A bleed is the effect achieved when graphic elements go to the edge of a printed piece. This could include photos, patterns, text, background colors, and anything else that has been printed to the edge.

A bleed is achieved by extending the background (and any other elements that bleed) beyond a printed piece’s edges. The extra is then trimmed off. Typically, an extra .125” (1/8-inch) is included for trimming to achieve a bleed.

For example, an 11 x 17 poster that bleeds should be designed with an extra .125” on each side, making the actual printed size 11.25” x 17.25” . The extra .125” on each side is then trimmed after printing, leaving the final 11 x 17 poster with a bleed.

A graphic with three poster mockups showing a very basic progression of how a bleed is produced on a printed item.

Tricks to creating a printed piece with a bleed:

  • Set your page size to be 1/4" taller and 1/4" wider than the final size. It may be necessary to create a custom page size.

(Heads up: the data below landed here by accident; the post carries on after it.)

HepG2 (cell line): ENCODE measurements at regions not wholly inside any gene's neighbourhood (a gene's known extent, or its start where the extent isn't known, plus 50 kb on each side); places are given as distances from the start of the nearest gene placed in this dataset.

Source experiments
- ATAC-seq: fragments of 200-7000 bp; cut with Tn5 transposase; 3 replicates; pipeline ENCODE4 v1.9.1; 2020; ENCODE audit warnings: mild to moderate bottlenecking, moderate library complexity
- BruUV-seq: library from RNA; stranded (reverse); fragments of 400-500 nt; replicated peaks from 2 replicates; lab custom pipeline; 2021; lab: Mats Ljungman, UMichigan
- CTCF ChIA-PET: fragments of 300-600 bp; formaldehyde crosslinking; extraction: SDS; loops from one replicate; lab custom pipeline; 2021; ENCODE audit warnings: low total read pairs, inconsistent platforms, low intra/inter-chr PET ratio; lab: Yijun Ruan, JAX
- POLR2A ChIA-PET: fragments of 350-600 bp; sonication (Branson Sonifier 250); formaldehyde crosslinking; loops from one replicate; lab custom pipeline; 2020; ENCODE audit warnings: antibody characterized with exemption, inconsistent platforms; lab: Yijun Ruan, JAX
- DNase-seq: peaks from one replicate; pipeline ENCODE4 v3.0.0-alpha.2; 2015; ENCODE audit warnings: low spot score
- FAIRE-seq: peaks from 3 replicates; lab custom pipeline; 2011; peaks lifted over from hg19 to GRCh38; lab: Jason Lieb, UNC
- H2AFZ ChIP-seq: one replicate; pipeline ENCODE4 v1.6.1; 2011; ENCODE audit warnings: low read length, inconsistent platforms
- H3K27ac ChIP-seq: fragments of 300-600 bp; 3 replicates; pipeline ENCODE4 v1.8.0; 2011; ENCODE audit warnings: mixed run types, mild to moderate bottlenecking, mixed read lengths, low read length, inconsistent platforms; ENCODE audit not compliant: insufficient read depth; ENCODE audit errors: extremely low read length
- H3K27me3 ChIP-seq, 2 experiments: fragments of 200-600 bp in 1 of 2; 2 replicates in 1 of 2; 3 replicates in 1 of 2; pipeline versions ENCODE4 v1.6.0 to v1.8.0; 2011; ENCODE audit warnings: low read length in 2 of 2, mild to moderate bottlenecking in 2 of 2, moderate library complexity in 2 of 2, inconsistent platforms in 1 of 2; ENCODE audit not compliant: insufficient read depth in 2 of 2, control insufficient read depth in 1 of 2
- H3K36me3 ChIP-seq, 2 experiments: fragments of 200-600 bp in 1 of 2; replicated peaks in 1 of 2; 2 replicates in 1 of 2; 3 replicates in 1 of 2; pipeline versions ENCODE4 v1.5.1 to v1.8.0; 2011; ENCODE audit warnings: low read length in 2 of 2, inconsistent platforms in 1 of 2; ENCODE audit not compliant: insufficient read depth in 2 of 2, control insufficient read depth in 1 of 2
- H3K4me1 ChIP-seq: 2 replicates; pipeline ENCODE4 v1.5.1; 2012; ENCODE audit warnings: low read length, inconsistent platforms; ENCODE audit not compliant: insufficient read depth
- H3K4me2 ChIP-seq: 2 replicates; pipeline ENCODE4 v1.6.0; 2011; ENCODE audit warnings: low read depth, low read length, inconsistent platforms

• Keep in mind that 1/8" from each side will be trimmed off the final piece, so plan accordingly.
  • Leave an adequate margin from the edges for trimming. 1/4" from the trimmed edge is recommended. This means 3/8" from where the bleed starts. A larger margin is always okay!

Tip! Some design and layout software like Illustrator, InDesign, Publisher, and Scribus, allows you to set a bleed "margin" without needing to change your actual page size. They also give you the option to include the bleed and cropmarks when saving your file a s PDF for printing.